Hearing Wapnick’s TED Talk allowed me to release a breath I had been holding for 27 years and handed me a permission slip I didn’t know I needed until it was in the palm of my hand. There’s nothing wrong with being a Jack (or Jill) of all trades, and it’s not fair to ask people to fight their inquisitive nature in order to fit the mold of what our society has deemed respectable. This relief was doubled when I heard Ashley Gartland, a business coach for women, talk about the value of curiosity. For those of us who find the word “passion” to be burdensome, she introduced the challenge of releasing all expectations and pressures on ourselves and leaning into exploration. It’s one thing to have someone else (say, Emilie Wapnick) relieve external expectations, but true progress only happens when we can give ourselves the same sort of grace. Doing the work internally and accepting your exploratory nature is the first step.

The second step is throwing out any notion framing a new adventure as somehow selfish. When someone vaguely mentions they’re thinking about switching things around, listeners are quick to react incredulously: “But, why?! You’ve got it so good right now!” It can feel like you’re being ungrateful when you start to take steps away from a situation which looks nice on paper, or you may be made to feel irresponsible when you’re starting a project before you have a clear view of what the finish line is going to look like. The bottom line is that you’re the only one that has a full, clear picture of what you want your life to be. Anyone on the outside peering in is making assumptions based on patchy, limited information. It’s important to release the judgements—the internal ones and external ones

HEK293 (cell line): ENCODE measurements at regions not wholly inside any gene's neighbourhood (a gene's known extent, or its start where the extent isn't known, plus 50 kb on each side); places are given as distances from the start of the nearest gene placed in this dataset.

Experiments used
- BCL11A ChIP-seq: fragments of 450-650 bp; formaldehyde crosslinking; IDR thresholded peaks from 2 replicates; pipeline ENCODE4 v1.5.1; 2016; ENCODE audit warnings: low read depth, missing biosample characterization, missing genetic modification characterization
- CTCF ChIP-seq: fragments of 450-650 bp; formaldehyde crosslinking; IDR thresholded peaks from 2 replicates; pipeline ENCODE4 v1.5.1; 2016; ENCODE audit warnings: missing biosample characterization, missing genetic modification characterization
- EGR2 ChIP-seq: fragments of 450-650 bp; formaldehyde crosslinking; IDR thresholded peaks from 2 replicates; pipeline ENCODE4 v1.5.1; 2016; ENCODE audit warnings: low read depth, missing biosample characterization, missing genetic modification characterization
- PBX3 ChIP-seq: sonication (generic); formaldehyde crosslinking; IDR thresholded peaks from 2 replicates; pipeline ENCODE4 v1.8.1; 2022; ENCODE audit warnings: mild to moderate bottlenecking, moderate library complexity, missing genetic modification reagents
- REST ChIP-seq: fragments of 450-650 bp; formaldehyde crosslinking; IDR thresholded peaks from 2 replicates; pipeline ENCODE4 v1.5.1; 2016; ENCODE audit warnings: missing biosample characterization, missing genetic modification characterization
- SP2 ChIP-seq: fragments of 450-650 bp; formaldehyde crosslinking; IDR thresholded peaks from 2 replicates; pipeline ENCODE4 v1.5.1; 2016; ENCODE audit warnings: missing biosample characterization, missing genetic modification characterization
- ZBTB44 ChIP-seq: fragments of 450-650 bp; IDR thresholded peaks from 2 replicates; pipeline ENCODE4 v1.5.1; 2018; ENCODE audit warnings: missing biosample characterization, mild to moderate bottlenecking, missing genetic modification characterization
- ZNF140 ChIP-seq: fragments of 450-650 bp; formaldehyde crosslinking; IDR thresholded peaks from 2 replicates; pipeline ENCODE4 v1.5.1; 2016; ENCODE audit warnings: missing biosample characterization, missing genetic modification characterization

The more I thought about it, the more I realized I had a lot of other multi-curious folks in my life, from my boyfriend to my best friend to my uncle to my colleague. One of the reasons I connect with these people is because they embrace their broad range of interests and give the middle finger to what society thinks they “should” be doing. If I can respect others for continuously shaking things up and learning new things, shouldn’t I give myself that same treatment? Who cares if I still don’t know what I want to be when I grow up? This doesn’t make me lost. It makes me, me. And as long as I can keep learning, trying, doing and exploring, I know I’ll continue to be the best version of myself.

Giving others the space and freedom to dabble, to be curious, and to explore will ultimately make them better people to have in your life. They will feel empowered and excited about each new interest, sharing with friends and family as they discover new things. They will feel supported and encouraged to be exactly who they are instead of stunted from trying to force themselves into a societal mold. They will be grateful to you for accepting how they choose to balance their wide range of interests and will be more likely to ask your advice or bounce ideas off of you in the future. In the same way, try giving yourself similar space and freedom to “do all the things,” so you can create a life which keeps you on your toes. What will you dabble in next?


Sara works as a full-time admissions counselor at Flagler College in St. Augustine and runs a
wellness Instagram to connect with other foodies. When she’s not in the kitchen, you can find her at the gym, reading a book, planning her next trip, or re-watching Game of Thrones episodes with her dog.